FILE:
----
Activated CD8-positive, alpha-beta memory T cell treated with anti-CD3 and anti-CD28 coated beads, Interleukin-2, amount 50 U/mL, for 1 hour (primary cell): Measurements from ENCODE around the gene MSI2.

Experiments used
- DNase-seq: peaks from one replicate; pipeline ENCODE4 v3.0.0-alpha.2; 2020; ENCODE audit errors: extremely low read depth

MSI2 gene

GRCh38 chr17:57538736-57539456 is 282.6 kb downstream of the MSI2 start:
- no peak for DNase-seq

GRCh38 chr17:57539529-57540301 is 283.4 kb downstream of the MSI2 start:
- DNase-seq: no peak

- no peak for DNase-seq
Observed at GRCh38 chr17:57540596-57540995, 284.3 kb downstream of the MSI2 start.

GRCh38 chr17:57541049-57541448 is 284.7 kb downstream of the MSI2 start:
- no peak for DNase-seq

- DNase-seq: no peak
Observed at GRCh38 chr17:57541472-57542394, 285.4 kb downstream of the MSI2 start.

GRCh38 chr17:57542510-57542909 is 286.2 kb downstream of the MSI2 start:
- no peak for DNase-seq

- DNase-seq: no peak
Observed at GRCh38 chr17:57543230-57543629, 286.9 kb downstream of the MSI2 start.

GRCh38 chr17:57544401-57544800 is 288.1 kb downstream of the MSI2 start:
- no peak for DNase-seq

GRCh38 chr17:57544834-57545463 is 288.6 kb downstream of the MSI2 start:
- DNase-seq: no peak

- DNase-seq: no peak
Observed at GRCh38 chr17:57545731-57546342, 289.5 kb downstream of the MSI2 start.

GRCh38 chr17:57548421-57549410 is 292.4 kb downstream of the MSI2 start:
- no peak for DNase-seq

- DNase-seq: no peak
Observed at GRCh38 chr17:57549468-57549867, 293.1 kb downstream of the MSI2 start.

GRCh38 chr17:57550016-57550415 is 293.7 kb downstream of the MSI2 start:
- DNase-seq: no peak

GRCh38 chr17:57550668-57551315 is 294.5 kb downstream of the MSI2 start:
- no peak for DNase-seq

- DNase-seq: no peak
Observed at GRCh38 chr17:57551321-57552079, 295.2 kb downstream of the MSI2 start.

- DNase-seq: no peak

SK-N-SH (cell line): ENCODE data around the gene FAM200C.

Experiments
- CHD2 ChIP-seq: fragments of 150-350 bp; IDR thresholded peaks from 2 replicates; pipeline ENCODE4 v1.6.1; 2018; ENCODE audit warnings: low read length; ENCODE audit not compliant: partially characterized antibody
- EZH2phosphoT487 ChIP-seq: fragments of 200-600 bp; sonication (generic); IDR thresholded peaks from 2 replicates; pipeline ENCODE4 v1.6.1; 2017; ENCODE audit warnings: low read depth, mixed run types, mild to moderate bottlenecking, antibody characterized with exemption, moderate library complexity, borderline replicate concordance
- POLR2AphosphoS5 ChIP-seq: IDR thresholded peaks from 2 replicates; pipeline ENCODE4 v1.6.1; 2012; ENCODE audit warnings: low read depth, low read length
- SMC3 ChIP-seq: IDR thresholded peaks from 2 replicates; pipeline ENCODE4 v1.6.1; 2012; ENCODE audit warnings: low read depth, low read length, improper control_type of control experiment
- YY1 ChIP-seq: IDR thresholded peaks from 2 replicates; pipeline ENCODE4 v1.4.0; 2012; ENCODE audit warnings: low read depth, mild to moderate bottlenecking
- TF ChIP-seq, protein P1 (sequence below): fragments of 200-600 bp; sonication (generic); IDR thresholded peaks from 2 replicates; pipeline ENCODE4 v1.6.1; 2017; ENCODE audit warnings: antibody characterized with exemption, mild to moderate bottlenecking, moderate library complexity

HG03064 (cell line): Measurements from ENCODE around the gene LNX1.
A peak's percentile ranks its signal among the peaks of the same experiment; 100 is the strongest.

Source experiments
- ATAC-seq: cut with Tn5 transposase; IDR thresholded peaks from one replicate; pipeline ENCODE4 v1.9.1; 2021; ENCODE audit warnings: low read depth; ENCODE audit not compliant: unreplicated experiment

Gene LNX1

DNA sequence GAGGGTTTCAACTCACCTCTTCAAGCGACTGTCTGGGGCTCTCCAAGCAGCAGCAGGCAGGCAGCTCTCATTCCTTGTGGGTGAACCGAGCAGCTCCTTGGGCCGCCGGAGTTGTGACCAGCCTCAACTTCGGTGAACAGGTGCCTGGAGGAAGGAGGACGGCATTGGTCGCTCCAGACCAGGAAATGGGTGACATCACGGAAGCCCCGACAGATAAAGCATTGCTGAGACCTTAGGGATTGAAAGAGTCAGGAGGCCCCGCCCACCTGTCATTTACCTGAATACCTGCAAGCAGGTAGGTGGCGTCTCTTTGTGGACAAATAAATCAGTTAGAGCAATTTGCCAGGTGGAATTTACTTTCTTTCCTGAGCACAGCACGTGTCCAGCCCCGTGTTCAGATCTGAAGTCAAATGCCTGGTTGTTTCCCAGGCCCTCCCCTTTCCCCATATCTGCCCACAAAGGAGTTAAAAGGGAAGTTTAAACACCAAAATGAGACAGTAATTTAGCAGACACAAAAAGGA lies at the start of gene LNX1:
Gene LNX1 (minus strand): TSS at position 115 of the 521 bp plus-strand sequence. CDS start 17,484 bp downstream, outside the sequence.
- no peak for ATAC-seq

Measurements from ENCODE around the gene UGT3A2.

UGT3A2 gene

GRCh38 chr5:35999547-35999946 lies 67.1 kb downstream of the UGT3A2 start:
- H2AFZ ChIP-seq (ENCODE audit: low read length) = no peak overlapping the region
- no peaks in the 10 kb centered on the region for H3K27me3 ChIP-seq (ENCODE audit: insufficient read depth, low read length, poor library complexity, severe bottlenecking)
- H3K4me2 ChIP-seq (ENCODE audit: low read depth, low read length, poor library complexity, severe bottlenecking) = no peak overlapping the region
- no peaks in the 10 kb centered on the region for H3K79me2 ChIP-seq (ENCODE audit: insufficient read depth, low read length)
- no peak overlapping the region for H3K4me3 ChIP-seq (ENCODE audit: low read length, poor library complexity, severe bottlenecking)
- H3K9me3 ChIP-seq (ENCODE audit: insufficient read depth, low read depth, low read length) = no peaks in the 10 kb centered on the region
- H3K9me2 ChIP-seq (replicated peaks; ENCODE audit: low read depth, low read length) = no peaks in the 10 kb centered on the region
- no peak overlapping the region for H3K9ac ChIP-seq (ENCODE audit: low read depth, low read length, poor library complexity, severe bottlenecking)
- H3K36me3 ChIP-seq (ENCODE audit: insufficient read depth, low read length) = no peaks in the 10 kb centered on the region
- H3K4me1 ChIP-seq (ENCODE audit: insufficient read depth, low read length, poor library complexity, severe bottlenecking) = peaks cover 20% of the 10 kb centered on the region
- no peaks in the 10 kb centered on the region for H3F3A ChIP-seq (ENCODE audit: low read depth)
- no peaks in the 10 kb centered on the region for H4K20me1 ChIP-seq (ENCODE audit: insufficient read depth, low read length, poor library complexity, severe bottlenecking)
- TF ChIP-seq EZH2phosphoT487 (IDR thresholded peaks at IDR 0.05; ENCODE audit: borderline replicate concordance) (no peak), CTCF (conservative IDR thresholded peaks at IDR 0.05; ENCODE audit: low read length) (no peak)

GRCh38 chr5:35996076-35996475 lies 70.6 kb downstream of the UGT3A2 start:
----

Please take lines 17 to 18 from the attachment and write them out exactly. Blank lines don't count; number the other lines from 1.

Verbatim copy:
- DNase-seq: no peak
Observed at GRCh38 chr17:57543230-57543629, 286.9 kb downstream of the MSI2 start.